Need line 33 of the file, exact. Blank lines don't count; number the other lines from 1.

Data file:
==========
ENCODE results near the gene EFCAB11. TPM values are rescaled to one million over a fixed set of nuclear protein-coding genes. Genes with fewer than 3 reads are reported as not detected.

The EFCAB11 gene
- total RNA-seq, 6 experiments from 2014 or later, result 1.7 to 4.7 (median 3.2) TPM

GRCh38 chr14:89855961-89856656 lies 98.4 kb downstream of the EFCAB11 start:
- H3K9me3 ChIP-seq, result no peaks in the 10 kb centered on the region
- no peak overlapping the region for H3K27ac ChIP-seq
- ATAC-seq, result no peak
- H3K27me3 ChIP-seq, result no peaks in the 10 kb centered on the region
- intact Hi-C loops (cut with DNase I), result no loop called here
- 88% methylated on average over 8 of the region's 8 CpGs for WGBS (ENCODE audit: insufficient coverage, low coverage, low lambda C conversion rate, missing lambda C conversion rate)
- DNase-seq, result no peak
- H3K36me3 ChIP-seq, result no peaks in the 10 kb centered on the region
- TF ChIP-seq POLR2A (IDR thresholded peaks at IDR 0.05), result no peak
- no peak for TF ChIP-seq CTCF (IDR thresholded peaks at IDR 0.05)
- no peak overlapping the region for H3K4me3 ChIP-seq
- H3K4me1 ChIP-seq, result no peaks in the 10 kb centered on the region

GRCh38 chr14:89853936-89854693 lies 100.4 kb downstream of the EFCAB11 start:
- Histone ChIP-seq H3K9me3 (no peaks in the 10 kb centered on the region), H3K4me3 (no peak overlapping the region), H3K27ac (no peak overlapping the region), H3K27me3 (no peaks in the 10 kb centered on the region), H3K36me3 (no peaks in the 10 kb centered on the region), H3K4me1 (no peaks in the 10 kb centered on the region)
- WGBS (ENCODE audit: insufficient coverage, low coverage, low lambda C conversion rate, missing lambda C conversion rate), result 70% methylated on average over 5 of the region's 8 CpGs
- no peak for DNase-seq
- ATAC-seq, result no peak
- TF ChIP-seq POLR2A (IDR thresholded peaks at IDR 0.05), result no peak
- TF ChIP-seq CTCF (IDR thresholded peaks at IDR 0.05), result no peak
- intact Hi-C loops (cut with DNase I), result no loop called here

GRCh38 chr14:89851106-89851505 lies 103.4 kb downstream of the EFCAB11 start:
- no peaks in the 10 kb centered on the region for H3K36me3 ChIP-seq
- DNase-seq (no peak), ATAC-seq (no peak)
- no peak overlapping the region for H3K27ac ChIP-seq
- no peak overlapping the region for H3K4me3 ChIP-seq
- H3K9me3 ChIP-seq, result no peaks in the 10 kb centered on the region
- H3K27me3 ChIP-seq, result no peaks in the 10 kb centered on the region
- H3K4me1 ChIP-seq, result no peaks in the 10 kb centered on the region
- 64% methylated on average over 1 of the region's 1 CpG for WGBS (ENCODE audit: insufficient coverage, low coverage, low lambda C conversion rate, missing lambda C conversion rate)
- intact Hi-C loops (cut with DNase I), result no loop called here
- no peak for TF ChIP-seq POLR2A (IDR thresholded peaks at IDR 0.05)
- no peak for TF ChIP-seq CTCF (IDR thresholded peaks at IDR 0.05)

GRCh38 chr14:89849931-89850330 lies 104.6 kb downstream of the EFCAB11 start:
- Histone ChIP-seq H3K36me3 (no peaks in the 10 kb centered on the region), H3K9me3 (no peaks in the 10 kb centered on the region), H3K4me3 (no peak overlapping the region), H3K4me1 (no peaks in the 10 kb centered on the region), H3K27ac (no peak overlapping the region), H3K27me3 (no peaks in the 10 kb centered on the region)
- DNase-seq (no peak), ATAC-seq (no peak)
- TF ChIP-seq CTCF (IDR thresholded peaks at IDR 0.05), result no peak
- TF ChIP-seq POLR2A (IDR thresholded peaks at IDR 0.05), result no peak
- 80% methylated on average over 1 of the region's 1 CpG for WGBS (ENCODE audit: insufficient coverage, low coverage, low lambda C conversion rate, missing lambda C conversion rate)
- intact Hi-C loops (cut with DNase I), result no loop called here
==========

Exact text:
- 64% methylated on average over 1 of the region's 1 CpG for WGBS (ENCODE audit: insufficient coverage, low coverage, low lambda C conversion rate, missing lambda C conversion rate)